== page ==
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Over a quarter of social media influencers “regularly support charities on their channels”, says Buzzoole poll

Over a quarter of social media influencers “regularly support charities on their channels”, says Buzzoole poll

Influencer marketing platform Buzzoole reports that 28% of UK social media influencers regularly support charities on their channels by sharing their messages or messages about them.

Naples-based Buzzoole has 200,000 influencers on its platform. Its influencers have between 50,000 and 100,000 followers. 

Three quarters (74%) of its influencers who responded to the survey said that raising awareness of the causes they care about was a key priority for them, as well as sharing their own personal experiences (87%) and helping people (61%).

What kind of support?

According to the company:

  • 45% of respondents say that they have written posts about charities
  • 32% have shared information about charities on Facebook
  • 42% have participated in a viral photo story, such as a #nomakeupselfie or activities like the ALS Ice Bucket Challenge.

Children’s and cancer charities were the most popular charities shared via the influencers, at 19% and 21% respectively.

Amongst them there is clearly a combination of direct experience of charities and an interest in sharing information than can help people.

The survey was sent to 3,000 subscribers to the company’s UK newsletter, of whom 60 responded. The company found that:

  • 92% of respondents have volunteered time to work for a charity, with 28% doing so every month
  • 61% said that helping people was a key reason they became an influencer
  • 28% volunteered time to work for a charity each month

It is hard to compare these statistics with the charitable actions of other, non-influencer social media users. We do know that 17% of Britons said that they had taken part in the Ice Bucket Challenge, according to Charities Aid Foundation. The same survey reported that “a quarter (25%) of Britons say that they have taken part in at least one charity fundraising campaign driven by social media”. So sharing charities’ messages on social media and taking part in the campaigns and giving in response is not, of course, that unusual.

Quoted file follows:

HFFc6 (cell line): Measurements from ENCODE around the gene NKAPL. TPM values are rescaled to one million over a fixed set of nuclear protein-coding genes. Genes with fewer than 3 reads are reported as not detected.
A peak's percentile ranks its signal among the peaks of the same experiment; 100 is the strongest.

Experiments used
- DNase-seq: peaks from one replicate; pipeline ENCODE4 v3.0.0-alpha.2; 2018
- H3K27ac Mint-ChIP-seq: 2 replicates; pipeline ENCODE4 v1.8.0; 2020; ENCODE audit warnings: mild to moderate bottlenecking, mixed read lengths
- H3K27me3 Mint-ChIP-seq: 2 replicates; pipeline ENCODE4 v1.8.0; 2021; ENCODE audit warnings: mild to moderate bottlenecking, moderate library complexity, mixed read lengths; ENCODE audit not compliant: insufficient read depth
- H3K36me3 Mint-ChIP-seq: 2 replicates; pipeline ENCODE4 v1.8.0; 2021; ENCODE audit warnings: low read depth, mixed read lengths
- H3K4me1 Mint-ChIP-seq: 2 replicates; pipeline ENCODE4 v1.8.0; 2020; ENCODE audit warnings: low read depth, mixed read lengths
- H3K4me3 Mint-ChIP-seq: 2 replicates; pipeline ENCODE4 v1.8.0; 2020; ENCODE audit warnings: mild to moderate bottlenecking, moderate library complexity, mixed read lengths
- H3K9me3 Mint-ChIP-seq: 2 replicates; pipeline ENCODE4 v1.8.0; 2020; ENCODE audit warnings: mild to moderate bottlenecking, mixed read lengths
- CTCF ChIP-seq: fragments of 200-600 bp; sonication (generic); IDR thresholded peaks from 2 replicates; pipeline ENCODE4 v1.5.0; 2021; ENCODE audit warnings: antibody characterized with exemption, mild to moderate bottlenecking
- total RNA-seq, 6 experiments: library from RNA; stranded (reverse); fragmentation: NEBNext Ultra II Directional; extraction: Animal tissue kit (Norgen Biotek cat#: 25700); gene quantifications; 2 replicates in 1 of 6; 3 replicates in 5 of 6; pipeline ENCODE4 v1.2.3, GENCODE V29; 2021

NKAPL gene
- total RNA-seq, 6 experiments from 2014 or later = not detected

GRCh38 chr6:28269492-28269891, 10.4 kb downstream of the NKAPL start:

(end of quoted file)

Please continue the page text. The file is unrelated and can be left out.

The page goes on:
Victoria Luck, Managing Director, Buzzoole UK, said:

“We interact with influencers for a whole range of different reasons. But ultimately, we identify with them because of the real-life, personal stories they tell. The authenticity that influencer marketing hinges on presents an excellent opportunity for the charity sector. And as this survey shows, influencers already have charitable causes close to their heart. Millennials, who make up the bulk of social media influencers, are often considered not to support charities, this research blows that stereotype out of the water. These are passionate, giving people, devoted to ‘their’ charities.” 

Steve Ramsey and Make A Wish Foundation

Steve Ramsey is a YouTube woodworking star with almost 700,000 subscribers. He’s not a Buzzoole influencer but he shows what is possible. He helped the Make A Wish foundation reach new audiences by donating money for every toy aeroplane his followers videoed themselves crafting.

According to the FT the idea went viral and around 600 planes were made, with Ramsey’s sponsor also matching his donations.



Howard Lake is a digital fundraising entrepreneur. Publisher of UK Fundraising, the world's first web resource for professional fundraisers, since 1994. Trainer and consultant in digital fundraising. Founder of Fundraising Camp and co-founder of Research massive growth in giving.

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